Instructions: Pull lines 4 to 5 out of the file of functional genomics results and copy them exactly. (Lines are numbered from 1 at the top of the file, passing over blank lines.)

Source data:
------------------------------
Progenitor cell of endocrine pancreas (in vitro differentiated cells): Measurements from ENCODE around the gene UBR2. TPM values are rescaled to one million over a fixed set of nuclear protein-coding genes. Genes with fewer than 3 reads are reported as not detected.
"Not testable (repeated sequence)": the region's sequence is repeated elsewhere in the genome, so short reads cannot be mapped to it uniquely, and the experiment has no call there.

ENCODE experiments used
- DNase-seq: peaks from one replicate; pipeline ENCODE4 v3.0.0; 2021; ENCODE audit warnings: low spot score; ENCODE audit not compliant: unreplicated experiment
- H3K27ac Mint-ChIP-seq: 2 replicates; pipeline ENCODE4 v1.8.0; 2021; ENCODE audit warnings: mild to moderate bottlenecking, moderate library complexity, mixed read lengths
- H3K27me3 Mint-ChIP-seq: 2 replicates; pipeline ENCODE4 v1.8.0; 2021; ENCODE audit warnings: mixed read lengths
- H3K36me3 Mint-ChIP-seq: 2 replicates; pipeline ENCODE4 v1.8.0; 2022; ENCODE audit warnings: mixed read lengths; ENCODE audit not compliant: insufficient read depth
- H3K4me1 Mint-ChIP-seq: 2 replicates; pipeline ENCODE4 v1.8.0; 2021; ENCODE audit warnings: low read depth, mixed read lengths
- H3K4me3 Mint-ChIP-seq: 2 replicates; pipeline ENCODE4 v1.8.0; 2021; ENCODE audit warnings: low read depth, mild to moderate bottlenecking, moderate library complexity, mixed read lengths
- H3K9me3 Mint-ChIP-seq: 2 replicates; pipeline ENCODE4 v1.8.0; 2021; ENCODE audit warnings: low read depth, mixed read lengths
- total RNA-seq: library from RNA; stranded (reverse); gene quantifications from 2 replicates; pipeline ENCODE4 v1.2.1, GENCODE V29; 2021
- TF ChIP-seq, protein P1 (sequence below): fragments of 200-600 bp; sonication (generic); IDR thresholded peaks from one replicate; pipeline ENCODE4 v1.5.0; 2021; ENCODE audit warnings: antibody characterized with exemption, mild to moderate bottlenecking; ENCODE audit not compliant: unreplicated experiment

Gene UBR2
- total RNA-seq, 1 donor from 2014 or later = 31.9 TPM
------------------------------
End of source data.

- DNase-seq: peaks from one replicate; pipeline ENCODE4 v3.0.0; 2021; ENCODE audit warnings: low spot score; ENCODE audit not compliant: unreplicated experiment
- H3K27ac Mint-ChIP-seq: 2 replicates; pipeline ENCODE4 v1.8.0; 2021; ENCODE audit warnings: mild to moderate bottlenecking, moderate library complexity, mixed read lengths